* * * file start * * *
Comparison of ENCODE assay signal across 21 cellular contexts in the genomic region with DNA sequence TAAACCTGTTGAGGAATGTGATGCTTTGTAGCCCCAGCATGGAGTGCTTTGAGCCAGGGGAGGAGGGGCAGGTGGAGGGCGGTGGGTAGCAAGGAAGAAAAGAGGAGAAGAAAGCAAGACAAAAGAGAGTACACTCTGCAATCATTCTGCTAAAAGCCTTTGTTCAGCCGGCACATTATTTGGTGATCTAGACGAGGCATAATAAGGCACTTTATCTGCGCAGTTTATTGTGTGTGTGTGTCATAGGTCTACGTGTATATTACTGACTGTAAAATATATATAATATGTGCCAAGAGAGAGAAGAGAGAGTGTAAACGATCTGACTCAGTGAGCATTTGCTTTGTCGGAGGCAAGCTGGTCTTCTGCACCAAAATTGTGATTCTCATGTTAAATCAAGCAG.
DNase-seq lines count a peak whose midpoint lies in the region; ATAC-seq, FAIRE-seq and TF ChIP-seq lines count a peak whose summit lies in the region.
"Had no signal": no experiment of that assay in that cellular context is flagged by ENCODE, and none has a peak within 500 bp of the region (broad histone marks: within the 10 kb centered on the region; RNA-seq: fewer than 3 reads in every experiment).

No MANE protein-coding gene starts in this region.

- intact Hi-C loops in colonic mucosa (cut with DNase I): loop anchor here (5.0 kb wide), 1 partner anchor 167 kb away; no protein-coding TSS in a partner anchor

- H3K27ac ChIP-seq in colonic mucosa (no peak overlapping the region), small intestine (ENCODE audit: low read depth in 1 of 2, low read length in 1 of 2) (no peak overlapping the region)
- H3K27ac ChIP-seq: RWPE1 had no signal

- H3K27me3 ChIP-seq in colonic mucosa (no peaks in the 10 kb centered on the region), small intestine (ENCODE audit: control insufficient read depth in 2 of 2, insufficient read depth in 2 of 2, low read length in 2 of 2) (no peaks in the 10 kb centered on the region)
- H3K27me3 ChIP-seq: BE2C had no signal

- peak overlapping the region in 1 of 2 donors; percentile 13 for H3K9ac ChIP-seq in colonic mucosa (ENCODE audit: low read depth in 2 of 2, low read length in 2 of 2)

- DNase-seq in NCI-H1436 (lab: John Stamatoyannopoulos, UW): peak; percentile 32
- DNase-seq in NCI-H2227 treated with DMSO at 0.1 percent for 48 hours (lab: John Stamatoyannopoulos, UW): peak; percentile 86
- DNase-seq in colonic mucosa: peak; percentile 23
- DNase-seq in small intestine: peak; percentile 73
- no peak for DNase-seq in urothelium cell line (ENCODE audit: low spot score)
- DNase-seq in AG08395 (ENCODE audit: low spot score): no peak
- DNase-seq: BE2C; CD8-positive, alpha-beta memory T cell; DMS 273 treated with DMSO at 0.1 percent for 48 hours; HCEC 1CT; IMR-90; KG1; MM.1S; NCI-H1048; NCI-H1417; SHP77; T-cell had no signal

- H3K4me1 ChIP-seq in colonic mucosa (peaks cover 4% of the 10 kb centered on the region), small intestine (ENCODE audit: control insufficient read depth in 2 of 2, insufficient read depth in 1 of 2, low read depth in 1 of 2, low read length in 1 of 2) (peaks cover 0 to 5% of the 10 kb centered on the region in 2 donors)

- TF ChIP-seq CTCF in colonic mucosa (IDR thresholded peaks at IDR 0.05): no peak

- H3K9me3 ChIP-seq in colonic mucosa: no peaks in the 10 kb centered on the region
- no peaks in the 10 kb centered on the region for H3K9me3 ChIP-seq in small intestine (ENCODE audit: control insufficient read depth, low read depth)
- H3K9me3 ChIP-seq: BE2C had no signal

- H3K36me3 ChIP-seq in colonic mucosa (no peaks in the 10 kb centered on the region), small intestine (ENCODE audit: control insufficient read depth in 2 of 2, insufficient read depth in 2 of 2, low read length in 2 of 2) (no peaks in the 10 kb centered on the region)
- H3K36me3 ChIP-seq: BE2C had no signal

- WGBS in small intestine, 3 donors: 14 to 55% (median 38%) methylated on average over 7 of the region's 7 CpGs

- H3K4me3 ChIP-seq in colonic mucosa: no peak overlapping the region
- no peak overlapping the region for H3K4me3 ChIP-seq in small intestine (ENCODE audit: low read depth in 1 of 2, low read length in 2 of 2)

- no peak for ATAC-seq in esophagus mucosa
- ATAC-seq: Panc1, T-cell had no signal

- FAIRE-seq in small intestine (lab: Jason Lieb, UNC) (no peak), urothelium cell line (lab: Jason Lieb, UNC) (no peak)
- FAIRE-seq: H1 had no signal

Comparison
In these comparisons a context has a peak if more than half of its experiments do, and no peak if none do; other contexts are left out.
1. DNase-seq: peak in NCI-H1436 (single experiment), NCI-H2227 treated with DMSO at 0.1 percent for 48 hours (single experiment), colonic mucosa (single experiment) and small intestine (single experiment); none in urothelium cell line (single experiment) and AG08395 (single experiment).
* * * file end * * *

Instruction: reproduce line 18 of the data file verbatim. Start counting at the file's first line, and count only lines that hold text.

- H3K4me1 ChIP-seq in colonic mucosa (peaks cover 4% of the 10 kb centered on the region), small intestine (ENCODE audit: control insufficient read depth in 2 of 2, insufficient read depth in 1 of 2, low read depth in 1 of 2, low read length in 1 of 2) (peaks cover 0 to 5% of the 10 kb centered on the region in 2 donors)